Native speakers simply wouldn't normally say "I'll show you into to your room". The two credible possibilities are...
1: "I'll show you to your room"
Appropriate in contexts where the offer is to help you find your way to the room, or simply to act as a "protective escort". The speaker might reasonably leave as soon as you're within sight of the door.
2: "I'll show you your room"
Appropriate in contexts where the offer is to accompany you into the room, perhaps to point out anything that might not be obvious (where the light switches are, how to operate the minibar if it's a hotel room, etc.)
In practice, both contexts often apply simultaneously, and either of the above phrasings could be both intended and understood as implying the other.
For reasons that aren't immediately obvious to me, although I've said into is unlikely in OP's exact context (with a room), it seems perfectly normal to me to...
3: "Show him into the garden"
...which carries no particular implications of presenting the garden - just going with him to get there.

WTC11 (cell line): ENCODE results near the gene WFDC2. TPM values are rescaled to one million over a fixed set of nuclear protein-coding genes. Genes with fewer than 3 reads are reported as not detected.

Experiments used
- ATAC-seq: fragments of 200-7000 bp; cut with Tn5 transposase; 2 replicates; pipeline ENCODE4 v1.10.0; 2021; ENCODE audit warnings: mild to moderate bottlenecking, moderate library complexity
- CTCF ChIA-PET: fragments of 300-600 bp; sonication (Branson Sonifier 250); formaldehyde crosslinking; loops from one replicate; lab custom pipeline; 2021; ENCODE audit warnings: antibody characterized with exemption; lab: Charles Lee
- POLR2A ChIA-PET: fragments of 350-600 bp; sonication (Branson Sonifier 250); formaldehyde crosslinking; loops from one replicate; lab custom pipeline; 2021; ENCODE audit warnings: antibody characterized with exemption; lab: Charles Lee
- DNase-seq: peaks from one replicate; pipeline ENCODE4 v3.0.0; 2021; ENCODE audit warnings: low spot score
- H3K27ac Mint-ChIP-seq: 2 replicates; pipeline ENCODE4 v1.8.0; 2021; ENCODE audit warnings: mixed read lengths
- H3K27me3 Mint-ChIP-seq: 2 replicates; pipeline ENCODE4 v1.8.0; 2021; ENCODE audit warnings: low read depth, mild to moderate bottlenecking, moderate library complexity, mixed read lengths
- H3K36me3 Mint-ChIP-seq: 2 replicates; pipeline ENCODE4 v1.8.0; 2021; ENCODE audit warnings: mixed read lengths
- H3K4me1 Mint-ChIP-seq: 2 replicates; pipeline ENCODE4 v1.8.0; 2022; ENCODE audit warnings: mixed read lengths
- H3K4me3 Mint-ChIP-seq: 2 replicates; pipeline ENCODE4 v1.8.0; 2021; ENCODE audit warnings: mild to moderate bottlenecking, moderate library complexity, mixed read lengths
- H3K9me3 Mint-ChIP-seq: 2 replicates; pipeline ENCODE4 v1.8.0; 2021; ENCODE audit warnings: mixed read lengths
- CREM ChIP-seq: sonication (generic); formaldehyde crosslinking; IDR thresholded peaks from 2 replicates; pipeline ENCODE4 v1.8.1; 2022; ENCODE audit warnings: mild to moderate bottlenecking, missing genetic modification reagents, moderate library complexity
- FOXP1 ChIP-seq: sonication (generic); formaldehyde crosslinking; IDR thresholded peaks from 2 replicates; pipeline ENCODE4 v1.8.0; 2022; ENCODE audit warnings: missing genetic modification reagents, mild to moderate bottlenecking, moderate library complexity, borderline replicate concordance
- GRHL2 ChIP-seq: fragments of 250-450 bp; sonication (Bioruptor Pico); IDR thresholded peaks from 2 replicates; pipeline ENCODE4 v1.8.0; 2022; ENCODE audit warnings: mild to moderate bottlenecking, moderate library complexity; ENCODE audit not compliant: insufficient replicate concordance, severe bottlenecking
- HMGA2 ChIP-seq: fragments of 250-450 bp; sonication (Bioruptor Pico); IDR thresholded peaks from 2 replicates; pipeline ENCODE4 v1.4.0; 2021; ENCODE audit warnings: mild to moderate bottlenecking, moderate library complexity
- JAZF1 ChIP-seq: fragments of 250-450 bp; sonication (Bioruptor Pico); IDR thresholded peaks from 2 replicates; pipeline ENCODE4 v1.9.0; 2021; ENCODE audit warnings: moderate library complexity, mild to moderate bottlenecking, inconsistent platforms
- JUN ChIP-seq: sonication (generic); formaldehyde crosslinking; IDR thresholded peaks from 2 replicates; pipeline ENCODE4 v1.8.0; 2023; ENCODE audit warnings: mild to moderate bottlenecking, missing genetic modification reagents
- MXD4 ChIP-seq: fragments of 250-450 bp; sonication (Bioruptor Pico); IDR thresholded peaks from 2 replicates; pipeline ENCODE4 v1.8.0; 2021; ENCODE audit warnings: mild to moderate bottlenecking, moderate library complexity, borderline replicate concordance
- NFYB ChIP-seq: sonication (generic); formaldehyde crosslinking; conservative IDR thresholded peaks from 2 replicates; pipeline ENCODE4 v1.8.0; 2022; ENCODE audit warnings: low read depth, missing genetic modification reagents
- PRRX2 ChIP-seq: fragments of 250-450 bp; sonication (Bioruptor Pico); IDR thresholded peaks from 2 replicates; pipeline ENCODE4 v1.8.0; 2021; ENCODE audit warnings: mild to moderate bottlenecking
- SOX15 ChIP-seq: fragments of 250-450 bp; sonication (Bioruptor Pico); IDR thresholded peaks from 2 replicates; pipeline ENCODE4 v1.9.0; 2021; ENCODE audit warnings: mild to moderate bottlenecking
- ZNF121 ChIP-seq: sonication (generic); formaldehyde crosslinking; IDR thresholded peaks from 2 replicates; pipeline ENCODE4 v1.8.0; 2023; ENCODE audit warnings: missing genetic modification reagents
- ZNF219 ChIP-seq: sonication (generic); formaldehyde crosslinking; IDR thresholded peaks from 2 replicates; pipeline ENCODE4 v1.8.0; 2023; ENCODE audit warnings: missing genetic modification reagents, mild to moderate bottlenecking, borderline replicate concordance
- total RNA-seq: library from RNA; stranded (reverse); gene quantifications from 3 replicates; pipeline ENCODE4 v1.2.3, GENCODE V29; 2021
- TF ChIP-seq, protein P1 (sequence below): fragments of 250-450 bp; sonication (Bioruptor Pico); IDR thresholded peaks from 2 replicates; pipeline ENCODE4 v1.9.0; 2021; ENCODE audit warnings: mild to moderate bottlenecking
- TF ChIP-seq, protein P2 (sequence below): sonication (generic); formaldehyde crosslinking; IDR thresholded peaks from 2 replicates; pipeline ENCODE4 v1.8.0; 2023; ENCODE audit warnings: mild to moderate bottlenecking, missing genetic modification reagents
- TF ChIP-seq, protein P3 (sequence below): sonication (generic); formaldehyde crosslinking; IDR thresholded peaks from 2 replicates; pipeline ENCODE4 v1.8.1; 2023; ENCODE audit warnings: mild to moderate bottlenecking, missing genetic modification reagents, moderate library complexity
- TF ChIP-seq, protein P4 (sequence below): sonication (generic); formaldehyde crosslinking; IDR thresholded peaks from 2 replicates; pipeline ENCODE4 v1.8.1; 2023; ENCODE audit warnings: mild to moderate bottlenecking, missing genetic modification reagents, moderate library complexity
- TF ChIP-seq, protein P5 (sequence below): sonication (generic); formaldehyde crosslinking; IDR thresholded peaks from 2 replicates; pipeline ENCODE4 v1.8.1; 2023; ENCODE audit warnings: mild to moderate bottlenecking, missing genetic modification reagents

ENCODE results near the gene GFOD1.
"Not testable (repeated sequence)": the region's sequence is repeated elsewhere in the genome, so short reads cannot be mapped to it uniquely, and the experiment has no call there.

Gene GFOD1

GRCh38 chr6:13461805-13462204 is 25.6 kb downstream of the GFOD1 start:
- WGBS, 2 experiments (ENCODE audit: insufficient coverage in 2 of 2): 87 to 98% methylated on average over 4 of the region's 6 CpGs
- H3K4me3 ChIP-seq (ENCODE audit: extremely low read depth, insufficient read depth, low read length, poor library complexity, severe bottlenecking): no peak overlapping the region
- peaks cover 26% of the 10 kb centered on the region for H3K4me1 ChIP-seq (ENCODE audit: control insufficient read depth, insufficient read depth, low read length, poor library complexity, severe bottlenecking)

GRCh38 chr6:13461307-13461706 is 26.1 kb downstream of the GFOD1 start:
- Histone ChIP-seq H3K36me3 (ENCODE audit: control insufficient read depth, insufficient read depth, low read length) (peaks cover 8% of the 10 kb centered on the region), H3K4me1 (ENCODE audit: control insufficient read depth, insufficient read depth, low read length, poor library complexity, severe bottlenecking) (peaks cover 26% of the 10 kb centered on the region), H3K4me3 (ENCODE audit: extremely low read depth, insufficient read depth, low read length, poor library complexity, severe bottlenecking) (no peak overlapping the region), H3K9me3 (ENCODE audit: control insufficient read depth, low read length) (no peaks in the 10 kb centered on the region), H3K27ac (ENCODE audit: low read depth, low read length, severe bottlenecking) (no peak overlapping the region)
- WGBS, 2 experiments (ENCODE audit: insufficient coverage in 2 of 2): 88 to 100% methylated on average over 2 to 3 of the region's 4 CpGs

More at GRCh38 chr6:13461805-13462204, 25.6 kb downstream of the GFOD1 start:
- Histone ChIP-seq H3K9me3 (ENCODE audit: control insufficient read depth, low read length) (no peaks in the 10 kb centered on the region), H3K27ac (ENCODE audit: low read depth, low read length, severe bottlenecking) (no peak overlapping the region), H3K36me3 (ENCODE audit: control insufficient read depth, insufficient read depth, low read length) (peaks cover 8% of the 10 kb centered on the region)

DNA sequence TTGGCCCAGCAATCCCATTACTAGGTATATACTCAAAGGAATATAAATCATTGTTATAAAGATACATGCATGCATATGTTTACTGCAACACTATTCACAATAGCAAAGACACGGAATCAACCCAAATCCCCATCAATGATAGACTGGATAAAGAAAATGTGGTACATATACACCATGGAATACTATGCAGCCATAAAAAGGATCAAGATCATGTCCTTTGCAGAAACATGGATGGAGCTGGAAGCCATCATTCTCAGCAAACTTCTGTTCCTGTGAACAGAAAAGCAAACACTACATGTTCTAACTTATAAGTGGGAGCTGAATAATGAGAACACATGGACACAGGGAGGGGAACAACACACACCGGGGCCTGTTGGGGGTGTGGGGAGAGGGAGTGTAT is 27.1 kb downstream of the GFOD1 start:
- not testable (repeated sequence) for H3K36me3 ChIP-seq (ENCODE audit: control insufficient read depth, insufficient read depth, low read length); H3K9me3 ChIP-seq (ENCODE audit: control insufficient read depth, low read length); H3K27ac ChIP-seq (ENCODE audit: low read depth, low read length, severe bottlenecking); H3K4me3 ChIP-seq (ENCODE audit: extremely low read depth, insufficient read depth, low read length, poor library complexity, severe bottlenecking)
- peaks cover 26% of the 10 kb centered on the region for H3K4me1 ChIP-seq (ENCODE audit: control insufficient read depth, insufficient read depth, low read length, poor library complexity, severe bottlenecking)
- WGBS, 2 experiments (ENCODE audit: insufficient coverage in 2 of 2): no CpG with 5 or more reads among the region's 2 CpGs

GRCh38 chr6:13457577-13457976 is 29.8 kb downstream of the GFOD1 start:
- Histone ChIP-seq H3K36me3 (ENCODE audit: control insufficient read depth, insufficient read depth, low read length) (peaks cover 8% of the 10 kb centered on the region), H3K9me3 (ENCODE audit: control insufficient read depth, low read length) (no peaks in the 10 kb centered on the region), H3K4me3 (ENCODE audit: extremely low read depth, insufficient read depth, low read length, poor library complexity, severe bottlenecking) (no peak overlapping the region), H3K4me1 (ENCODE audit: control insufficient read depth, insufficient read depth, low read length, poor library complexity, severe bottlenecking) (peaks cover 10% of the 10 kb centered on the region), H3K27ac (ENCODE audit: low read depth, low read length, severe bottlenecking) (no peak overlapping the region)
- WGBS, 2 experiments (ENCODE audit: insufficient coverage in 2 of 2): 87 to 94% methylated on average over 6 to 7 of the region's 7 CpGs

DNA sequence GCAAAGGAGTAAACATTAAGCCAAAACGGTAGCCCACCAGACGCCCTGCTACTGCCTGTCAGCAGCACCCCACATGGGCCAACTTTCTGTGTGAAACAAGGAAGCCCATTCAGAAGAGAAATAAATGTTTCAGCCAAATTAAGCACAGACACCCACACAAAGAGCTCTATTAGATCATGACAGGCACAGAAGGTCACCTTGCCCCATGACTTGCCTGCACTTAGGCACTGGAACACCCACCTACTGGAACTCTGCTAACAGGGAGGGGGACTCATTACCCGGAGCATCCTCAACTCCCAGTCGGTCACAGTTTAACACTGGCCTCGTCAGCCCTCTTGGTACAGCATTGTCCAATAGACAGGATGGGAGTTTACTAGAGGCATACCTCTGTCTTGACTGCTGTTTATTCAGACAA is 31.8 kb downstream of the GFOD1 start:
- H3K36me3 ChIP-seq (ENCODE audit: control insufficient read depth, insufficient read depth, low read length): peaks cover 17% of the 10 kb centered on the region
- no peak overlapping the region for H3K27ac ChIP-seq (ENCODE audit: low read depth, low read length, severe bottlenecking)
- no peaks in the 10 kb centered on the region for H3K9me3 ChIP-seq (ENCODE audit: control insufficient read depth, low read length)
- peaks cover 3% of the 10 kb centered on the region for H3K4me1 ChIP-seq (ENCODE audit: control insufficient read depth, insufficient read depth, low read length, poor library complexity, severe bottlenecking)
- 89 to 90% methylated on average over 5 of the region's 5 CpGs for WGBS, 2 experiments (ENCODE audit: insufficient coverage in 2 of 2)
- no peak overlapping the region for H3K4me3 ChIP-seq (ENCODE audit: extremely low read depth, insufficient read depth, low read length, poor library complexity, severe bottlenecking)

EDIT: In informal contexts such as a guest staying overnight at your house, #2 above (no preposition) is the normal form. In formal contexts (hotel staff, a wealthy person's house-servants, etc.) to is more common, carrying either/both implications of guiding and/or escorting.
The relative uncommon into (almost always formal) implies the speaker will accompany you through the entrance (door, gate, etc.) to wherever you're going, and assist you in "settling in". Thus, anyone showing you into the garden would usually accompany you into the garden and introduce you to your host and/or other guests. If a hotel manager shows you to the dining room, he might well just leave you at the doorway - but if he shows you into the room, he'll probably usher you to a table and see that you're seated before leaving you in the care of the restaurant staff.